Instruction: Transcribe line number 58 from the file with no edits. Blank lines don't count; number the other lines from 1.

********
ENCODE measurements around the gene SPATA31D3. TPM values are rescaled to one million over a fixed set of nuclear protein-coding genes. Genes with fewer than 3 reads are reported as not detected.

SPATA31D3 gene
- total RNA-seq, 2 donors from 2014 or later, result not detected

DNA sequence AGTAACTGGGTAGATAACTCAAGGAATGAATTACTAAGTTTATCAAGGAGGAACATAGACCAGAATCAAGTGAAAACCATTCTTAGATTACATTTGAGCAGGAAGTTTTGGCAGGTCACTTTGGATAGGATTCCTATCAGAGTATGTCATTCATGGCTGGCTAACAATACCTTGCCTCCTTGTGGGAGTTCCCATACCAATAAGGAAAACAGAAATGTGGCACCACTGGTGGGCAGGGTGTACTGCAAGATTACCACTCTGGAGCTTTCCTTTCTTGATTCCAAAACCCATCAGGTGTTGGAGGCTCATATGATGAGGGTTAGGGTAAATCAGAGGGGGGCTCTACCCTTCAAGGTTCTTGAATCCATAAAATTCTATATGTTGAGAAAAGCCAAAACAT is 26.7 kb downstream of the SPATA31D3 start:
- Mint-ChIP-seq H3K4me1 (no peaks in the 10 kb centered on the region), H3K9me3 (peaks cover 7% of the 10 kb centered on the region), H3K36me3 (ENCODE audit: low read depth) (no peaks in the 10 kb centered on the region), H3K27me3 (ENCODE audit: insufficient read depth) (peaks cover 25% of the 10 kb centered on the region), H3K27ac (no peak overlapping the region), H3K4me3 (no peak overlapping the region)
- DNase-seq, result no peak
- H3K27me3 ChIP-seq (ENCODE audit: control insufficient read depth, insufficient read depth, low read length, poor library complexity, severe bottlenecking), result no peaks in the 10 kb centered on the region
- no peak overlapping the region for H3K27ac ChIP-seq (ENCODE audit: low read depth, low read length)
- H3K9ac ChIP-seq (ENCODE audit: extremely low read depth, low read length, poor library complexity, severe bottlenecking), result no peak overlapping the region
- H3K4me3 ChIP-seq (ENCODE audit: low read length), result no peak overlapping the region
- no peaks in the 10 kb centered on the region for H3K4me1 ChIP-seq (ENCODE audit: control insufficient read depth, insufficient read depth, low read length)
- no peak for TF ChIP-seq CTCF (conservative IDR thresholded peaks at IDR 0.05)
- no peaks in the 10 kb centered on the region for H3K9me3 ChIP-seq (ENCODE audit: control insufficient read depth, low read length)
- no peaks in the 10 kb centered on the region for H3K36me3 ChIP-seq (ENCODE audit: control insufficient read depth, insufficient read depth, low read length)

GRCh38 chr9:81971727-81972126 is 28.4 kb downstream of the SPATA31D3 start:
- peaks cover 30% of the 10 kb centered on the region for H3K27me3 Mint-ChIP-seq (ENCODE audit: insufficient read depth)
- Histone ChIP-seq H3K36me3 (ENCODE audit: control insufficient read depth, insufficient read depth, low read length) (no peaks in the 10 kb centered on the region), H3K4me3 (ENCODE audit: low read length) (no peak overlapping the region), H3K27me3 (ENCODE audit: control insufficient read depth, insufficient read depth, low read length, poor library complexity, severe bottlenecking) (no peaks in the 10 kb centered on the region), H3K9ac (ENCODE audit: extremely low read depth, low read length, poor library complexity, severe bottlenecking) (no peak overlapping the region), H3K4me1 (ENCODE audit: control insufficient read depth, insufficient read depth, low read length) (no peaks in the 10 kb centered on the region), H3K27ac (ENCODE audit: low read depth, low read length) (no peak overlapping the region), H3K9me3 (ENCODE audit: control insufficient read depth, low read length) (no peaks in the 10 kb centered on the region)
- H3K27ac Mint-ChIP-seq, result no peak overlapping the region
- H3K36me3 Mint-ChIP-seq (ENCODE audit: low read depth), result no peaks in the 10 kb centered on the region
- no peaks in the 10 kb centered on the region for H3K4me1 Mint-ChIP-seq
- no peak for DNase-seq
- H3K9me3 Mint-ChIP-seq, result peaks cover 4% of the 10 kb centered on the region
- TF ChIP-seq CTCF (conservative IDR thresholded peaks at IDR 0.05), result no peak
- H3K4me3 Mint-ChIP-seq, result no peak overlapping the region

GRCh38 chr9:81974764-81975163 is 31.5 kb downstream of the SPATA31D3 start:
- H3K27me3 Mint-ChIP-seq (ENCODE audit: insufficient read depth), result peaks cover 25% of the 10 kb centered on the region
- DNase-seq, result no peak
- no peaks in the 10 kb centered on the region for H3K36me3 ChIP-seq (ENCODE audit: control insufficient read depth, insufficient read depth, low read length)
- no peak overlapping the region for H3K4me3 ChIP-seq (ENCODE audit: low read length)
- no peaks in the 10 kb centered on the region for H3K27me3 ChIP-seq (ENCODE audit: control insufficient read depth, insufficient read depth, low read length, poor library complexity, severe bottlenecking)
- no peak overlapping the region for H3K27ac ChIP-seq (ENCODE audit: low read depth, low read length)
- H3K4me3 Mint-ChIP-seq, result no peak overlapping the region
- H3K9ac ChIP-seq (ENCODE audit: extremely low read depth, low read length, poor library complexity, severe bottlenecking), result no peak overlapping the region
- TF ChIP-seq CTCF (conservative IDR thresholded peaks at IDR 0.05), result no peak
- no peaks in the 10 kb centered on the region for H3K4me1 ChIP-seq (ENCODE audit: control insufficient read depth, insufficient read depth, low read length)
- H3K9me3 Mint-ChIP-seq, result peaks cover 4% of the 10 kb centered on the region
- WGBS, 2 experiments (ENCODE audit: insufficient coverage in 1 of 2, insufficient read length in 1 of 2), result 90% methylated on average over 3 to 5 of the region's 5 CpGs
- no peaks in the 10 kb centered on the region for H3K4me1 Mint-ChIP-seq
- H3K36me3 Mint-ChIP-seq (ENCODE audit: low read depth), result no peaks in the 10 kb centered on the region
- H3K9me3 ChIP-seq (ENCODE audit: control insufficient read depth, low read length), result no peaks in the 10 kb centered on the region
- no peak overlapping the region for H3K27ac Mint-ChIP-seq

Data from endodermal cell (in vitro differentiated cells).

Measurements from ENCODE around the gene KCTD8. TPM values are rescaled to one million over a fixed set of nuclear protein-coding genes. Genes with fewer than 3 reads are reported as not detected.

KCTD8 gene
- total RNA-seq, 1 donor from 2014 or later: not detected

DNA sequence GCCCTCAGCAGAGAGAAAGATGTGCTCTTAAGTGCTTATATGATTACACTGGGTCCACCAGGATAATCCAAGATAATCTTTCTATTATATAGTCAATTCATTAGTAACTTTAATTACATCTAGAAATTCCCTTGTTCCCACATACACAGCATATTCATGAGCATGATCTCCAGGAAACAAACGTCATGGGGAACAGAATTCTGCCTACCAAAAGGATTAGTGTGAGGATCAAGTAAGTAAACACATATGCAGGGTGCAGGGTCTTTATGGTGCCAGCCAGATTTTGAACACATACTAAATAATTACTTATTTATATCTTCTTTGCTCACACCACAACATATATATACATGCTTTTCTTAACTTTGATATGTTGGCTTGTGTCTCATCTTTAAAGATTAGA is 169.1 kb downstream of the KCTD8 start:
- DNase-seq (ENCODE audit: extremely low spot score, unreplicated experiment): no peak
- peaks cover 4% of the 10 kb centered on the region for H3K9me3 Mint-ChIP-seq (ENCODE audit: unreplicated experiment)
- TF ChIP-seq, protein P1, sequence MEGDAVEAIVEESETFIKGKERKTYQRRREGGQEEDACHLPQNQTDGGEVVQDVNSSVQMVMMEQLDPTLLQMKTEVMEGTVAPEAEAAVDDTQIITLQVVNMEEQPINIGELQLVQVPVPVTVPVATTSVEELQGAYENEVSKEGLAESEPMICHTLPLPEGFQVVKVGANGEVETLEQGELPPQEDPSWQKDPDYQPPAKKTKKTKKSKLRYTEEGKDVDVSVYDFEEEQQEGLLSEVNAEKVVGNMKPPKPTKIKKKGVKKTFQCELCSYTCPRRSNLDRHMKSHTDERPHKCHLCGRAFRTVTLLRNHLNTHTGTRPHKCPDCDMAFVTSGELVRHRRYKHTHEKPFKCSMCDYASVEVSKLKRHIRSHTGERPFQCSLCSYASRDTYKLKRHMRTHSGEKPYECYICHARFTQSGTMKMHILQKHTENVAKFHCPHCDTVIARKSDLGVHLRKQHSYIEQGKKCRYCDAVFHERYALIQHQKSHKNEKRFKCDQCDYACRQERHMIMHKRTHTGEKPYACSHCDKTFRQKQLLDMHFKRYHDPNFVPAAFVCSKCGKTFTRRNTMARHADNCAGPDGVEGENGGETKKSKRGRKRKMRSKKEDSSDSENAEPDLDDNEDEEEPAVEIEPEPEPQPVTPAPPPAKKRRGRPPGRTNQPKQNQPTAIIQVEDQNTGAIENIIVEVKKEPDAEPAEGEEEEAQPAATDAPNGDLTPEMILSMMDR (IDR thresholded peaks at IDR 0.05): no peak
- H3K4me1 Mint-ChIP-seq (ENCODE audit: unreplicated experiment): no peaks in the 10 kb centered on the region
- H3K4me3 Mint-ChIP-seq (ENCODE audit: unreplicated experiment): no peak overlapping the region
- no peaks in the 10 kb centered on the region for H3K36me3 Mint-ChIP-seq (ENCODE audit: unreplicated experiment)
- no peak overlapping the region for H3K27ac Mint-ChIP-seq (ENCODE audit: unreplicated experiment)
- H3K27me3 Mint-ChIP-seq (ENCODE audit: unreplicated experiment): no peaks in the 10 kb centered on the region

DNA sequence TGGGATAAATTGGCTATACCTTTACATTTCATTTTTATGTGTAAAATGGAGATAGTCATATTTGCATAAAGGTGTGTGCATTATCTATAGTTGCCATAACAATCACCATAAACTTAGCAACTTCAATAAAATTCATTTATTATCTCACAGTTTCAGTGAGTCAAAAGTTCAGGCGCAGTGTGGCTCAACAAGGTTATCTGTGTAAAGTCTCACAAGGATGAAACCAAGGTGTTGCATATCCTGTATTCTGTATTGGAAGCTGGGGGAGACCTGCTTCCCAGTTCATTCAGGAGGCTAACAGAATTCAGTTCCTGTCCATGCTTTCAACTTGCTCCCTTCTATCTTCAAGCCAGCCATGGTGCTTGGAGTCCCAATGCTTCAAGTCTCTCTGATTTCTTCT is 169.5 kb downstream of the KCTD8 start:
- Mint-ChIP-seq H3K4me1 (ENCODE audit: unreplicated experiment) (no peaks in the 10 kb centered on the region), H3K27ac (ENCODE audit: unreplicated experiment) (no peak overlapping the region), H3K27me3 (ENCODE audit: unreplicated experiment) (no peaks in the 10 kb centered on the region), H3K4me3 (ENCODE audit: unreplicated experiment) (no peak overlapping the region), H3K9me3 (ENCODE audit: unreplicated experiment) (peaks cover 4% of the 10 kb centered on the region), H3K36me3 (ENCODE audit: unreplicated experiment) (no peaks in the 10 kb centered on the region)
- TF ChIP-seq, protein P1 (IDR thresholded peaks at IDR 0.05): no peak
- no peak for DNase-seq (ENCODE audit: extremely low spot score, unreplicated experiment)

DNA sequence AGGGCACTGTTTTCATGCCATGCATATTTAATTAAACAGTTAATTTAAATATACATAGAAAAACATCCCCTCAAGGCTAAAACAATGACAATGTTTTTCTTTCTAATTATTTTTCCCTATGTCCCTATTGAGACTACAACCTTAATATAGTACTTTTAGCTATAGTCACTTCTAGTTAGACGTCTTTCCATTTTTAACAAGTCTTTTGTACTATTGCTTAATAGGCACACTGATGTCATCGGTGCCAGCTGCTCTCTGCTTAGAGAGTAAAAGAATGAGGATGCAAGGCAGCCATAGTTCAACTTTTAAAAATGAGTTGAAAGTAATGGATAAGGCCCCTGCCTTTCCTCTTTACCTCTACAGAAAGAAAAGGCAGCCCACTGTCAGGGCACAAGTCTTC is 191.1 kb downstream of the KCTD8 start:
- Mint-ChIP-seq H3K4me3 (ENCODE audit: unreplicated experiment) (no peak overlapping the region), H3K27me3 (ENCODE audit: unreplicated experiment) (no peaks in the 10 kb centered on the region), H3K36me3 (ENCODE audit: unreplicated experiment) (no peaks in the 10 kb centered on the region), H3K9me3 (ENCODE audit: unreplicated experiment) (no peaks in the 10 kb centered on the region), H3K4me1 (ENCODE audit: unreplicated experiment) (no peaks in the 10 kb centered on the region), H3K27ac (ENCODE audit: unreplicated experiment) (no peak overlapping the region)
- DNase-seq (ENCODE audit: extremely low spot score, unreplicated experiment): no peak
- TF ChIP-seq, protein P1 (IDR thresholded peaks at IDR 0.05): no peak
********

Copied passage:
- no peak for DNase-seq (ENCODE audit: extremely low spot score, unreplicated experiment)